Factual error: In the hospital, Corporal Friedrich Schiess tells William and Robert Jones that he's a member of the Natal Mounted Police. In actuality, Cpl. Schiess was a member of the Natal Native Contingent, a distinctly different branch of the colonial forces. The Natal Mounted Police did, however, have three men present at the Battle of Rorke's Drift: Troopers Lugg, Green, and Hunter, and Trooper Henry Lugg later published two detailed accounts of the battle.

Continuity mistake: In the scene where Michael Caine shoots at the cheetah, you can see the trainer in the clump of trees beckoning the animal on.

More mistakes in Zulu

Surgeon Maj. Reynolds: You know this boy?
Orderly: Name is Cole, sir. He's a paper hanger.
Surgeon Maj. Reynolds: Well, he's a dead paper hanger now.

More quotes from Zulu

Trivia: Chief Mangosuthu Buthelezi, who played King Cetewayo in the film is actually a real-life distant descendant of the very same Zulu king he was playing. Small wonder the producers decided to choose him to play Cetewayo.

More trivia for Zulu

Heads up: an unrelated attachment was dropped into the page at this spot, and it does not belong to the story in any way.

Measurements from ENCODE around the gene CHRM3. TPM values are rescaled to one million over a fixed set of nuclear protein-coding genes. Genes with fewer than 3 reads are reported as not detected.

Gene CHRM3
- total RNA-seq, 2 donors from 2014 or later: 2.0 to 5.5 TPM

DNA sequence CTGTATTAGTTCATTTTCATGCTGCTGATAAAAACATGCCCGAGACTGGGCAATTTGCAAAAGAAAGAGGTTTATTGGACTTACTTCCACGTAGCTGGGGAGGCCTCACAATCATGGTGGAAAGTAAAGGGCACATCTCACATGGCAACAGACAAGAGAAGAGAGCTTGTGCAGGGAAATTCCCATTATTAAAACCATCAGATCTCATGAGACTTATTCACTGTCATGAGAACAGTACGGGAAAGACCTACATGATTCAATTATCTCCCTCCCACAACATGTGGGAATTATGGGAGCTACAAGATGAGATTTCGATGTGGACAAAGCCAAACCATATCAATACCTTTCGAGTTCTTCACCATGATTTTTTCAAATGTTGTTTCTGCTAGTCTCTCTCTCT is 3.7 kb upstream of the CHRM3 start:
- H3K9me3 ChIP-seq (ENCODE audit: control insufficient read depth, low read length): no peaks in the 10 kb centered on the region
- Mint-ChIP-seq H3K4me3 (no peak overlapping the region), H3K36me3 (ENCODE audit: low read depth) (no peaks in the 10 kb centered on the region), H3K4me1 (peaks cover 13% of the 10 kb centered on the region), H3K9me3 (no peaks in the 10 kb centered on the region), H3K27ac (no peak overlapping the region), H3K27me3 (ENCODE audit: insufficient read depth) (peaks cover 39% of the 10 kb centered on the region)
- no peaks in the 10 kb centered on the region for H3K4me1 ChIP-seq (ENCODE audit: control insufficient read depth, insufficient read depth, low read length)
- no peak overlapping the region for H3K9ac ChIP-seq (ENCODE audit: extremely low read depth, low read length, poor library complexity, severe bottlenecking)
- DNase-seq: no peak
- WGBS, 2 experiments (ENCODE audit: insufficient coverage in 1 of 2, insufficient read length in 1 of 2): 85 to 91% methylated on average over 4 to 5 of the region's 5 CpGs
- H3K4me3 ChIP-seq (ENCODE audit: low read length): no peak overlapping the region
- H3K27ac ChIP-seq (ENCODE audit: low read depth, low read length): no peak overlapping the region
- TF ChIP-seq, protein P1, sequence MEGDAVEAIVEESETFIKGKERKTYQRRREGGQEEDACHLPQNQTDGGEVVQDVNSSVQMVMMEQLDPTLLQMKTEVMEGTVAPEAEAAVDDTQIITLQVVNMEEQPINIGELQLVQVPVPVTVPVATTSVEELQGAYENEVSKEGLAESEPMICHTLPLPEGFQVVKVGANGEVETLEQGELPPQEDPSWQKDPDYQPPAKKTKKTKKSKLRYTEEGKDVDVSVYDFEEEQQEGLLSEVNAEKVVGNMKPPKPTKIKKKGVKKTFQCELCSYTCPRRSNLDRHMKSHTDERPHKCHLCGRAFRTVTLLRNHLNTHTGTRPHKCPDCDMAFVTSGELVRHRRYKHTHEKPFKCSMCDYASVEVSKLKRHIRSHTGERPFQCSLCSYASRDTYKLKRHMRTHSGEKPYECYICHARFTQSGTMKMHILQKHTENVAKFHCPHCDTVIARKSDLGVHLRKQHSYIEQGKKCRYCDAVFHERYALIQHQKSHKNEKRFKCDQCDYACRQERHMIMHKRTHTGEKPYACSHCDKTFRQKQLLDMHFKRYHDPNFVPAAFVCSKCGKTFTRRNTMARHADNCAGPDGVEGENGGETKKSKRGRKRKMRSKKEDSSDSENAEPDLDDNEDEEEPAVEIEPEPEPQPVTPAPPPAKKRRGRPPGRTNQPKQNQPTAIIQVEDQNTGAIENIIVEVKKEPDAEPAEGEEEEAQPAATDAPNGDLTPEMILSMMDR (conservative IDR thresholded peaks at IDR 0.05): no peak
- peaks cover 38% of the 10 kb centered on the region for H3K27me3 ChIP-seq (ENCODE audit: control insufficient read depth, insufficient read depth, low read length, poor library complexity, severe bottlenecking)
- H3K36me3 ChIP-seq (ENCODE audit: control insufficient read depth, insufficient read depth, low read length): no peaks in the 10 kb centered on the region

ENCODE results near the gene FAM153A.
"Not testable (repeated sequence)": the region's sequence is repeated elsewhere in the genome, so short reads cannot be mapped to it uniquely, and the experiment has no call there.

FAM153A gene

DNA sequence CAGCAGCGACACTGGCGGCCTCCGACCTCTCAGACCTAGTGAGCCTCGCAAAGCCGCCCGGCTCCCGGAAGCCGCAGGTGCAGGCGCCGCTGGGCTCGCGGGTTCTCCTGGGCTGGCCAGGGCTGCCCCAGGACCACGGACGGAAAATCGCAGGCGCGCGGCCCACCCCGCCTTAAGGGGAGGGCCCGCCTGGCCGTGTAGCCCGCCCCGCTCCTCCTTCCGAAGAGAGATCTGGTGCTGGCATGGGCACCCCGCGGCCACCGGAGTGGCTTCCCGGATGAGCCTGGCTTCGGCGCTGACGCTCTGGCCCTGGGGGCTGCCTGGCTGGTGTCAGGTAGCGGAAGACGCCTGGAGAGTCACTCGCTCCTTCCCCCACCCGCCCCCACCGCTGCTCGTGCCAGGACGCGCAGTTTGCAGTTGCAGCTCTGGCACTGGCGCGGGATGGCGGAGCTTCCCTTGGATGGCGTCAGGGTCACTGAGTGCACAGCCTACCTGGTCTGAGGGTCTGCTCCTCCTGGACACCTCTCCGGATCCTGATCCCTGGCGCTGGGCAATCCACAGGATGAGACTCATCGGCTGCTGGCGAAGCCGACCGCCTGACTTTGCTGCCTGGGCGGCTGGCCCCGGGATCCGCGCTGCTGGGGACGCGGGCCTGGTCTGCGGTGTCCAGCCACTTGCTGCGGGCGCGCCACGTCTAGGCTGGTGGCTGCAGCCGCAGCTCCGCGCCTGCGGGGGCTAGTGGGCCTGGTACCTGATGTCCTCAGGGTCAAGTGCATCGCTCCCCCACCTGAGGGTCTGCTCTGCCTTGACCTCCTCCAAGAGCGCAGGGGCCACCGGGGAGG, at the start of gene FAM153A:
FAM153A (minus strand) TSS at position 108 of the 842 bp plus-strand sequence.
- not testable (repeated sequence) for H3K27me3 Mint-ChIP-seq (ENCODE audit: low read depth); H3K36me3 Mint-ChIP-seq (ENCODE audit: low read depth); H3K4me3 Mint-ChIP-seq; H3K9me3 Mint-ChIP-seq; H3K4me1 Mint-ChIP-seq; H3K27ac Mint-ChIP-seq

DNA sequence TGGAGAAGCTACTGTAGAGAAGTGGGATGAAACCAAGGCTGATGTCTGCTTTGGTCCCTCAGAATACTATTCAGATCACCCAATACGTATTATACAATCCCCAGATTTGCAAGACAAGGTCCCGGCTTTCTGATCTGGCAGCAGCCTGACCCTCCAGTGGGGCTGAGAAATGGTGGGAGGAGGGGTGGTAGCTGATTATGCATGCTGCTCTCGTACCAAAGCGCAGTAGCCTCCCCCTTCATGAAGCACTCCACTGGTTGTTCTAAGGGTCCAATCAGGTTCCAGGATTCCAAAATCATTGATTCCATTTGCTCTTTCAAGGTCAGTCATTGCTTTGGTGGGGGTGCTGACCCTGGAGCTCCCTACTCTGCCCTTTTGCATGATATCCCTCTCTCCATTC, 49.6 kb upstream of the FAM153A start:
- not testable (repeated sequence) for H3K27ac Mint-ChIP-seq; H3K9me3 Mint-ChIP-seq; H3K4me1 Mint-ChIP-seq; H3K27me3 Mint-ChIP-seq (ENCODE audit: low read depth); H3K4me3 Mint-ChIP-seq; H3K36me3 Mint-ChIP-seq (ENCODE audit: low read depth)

Question: I first saw the movie in a cinema when it was first released. I'm quite sure I saw a scene which was later edited out, perhaps to accommodate the ratio of television screens. Before the attack various soldiers stop to listen to a strange sound echoing over the hills - "like a train" someone says. After we hear the sound twice my memory is that the movie cut to a panoramic view of thousands of Zulu warriors running across the veld, banging their shields with their spears, on their way to Rorke's Drift. This is what was causing the "train" sound, a phenomenon that is not explained subsequently anywhere in the edited version of the film. The dramatic effect of the shot, panning across what looks like thousands of armed Zulus, was riveting and served to emphasise the impossible odds faced by the British. Am I the only one who recalls this scene?

Answer: Absolutely correct. This exact scene is in my DVD of Zulu. They may have changes when the TV version aired, but this definitely in the original.

stiiggy
More questions & answers from Zulu

Join the mailing list

Separate from membership, this is to get updates about mistakes in recent releases. Addresses are not passed on to any third party, and are used solely for direct communication from this site. You can unsubscribe at any time.

Check out the mistake & trivia books, on Kindle and in paperback.